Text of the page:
Making Sense of Cryptocurrencies
March 04, 2019
Social and traditional media have been abuzz with articles and information about the rising phenomenon of digital currencies. Words and phrases like blockchain, cryptocurrency, initial coin offering, and digital tokens populate our newsfeeds. But what does it all mean, and should you buy in?
What is Cryptocurrency?
Cryptocurrency, or simply crypto, is one type of digital currency. Cryptocurrencies are distinct from "fiat currencies" such as the dollar, euro, or yen. Unlike fiat currencies, crypto isn't represented or organized by physical paper units or coins. Rather, each unit is a unique alphanumeric string of computer code.
Also, cryptocurrencies are not issued by a central bank. Instead, they are controlled by technology that determines how many units are produced and how transactions are recorded. While Bitcoin is one of the earliest and most recognized cryptocurrencies, more than a thousand cryptocurrencies currently exist.
For US federal tax purposes, cryptocurrency is treated as property, which means selling or exchanging it can have tax consequences such as payment of capital gains taxes.
Cryptocurrencies and Risk
Buying, selling, and using cryptocurrencies comes with numerous risks.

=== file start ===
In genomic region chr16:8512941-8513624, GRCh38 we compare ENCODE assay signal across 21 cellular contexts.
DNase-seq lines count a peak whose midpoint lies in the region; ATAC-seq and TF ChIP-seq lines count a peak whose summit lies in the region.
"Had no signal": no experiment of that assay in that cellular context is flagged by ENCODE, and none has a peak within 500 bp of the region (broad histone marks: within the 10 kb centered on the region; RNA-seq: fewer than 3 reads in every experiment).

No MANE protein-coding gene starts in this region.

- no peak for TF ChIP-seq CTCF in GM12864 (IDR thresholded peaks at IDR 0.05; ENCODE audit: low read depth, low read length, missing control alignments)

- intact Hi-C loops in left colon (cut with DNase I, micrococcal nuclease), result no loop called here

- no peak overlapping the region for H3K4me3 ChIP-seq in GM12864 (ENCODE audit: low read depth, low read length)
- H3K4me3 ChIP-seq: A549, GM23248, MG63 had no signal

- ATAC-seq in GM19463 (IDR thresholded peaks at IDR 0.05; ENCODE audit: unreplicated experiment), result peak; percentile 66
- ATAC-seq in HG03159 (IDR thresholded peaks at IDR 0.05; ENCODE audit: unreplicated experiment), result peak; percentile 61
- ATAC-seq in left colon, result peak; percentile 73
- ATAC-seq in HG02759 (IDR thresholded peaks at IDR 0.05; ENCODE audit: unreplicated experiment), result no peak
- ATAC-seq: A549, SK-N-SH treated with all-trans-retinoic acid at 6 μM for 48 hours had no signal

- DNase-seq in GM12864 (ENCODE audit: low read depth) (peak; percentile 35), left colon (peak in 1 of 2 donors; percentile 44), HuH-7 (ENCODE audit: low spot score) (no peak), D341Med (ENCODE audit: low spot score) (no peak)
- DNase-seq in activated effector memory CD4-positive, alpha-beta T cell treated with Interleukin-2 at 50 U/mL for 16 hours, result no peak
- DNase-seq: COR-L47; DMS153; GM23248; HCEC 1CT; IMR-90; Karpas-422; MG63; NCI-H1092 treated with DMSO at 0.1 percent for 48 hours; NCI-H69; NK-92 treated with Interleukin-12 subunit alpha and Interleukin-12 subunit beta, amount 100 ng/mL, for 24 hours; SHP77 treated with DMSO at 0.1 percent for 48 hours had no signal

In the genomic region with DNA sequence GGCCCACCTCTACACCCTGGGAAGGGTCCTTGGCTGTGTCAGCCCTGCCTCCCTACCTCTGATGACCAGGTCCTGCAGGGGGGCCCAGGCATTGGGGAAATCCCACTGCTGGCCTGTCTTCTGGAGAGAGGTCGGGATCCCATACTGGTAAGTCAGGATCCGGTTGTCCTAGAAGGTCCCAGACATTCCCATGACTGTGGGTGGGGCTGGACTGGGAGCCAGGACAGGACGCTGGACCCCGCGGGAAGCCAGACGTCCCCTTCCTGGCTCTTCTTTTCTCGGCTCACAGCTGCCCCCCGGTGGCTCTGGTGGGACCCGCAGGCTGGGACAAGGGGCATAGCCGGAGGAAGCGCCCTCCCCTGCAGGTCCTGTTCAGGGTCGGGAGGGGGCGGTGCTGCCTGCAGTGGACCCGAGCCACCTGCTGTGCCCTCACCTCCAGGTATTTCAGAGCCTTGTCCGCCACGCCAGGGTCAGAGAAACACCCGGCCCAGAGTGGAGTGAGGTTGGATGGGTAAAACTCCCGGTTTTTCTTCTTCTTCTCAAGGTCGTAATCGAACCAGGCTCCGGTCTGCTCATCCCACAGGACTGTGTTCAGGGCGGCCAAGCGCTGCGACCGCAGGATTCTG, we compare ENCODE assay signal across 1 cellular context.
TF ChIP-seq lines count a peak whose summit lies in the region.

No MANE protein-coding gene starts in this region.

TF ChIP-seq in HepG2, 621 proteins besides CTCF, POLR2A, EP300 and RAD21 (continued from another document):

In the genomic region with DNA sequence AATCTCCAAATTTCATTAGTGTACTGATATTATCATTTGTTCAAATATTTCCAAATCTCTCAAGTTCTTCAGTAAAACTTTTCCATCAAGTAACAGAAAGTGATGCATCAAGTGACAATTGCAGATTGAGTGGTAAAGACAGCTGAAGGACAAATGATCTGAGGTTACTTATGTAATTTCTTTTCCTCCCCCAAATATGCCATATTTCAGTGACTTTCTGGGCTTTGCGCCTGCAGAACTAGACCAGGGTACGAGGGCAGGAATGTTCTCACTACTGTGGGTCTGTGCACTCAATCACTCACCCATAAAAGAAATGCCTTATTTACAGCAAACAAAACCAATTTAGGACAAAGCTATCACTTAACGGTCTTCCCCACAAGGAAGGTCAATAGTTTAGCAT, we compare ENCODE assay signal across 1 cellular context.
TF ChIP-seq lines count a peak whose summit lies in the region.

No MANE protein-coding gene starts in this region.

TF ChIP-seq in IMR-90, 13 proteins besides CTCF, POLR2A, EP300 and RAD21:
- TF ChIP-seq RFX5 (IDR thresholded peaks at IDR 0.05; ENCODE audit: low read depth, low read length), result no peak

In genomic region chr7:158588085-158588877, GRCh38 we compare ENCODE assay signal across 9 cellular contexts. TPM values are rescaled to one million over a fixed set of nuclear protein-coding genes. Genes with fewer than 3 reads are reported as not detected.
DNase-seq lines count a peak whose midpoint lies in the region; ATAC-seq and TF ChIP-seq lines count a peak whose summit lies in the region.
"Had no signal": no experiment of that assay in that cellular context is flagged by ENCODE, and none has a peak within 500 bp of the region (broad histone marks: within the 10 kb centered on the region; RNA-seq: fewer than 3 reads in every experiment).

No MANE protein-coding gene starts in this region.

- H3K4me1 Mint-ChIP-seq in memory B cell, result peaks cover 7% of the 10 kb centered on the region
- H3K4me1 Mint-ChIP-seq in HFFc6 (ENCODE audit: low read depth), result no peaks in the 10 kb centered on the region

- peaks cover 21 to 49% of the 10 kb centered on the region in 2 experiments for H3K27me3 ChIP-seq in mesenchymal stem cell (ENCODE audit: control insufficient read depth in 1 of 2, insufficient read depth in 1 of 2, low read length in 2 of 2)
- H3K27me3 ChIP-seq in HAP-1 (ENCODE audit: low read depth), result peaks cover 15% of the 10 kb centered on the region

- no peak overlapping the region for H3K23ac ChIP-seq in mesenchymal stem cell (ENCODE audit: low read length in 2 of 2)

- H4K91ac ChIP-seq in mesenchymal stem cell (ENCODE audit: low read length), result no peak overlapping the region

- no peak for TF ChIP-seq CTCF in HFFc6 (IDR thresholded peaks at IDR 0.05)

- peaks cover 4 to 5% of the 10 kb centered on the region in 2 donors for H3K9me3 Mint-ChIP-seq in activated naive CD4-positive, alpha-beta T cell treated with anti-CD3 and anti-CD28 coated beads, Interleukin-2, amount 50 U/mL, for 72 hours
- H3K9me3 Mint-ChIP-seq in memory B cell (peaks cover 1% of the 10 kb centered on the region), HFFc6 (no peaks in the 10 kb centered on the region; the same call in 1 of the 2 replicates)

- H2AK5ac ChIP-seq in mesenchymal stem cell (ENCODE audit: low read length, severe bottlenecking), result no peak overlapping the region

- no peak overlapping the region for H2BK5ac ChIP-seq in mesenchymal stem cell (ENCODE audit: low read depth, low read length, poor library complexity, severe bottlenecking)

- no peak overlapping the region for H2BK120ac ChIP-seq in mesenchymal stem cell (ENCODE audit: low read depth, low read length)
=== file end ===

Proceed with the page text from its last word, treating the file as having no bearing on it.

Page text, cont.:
- In some cases, you can spend and trade crypto, but these products are not legal tender in the US and most other jurisdictions. No law requires companies or individuals to accept crypto as a form of payment. If no one accepts a specific cryptocurrency, that crypto will become worthless.
- Platforms that buy and sell cryptocurrencies can be hacked, and some have failed. Consumers can—and have—lost money.
- Cryptocurrency payments are irreversible. Once you complete a transaction, it cannot be reversed.
Cryptocurrencies and Investing
All investments come with some degree of risk, and cryptocurrencies are no exception. Only invest what you can afford to lose, and be aware that you may lose some or all of your investment.
Investing in cryptocurrencies can take many forms such as purchasing coins in the hope their value increases or buying shares in platforms or companies that facilitate blockchain technology and other aspects of the cryptocurrency revolution in the hope they succeed.
Another way to invest is through an Initial Coin Offering, or ICO. An ICO is a way for companies to raise money that involves the creation and sale of digital tokens. A certain number of these tokens are sold to investors in exchange for other cryptocurrencies or fiat currency like the dollar.
There is a lot more to know about these complex products. Visit FINRA’s ICO and Cryptocurrencies page to learn more and find important investor alerts on these topics.
Check out more articles from FINRA on the emerging world of digital assets.
- Get a Handle on Virtual Currencies before buying into the hype.
- What is a Blockchain, and Why Should I Care? offers an introduction to the technology behind Bitcoin and other virtual currencies.
- The Ins and Outs of Initial Coin Offerings provides background about the ICO process and related risks.
- Learn more about Storing and Securing Cryptocurrencies.
- Read How to Avoid Crypto Stock Scams to keep your hard earned cash safe from a scam.
To learn more about digital assets and other investments, subscribe to FINRA's The Alert Investor newsletter.
Guest Contributor: FINRA Foundation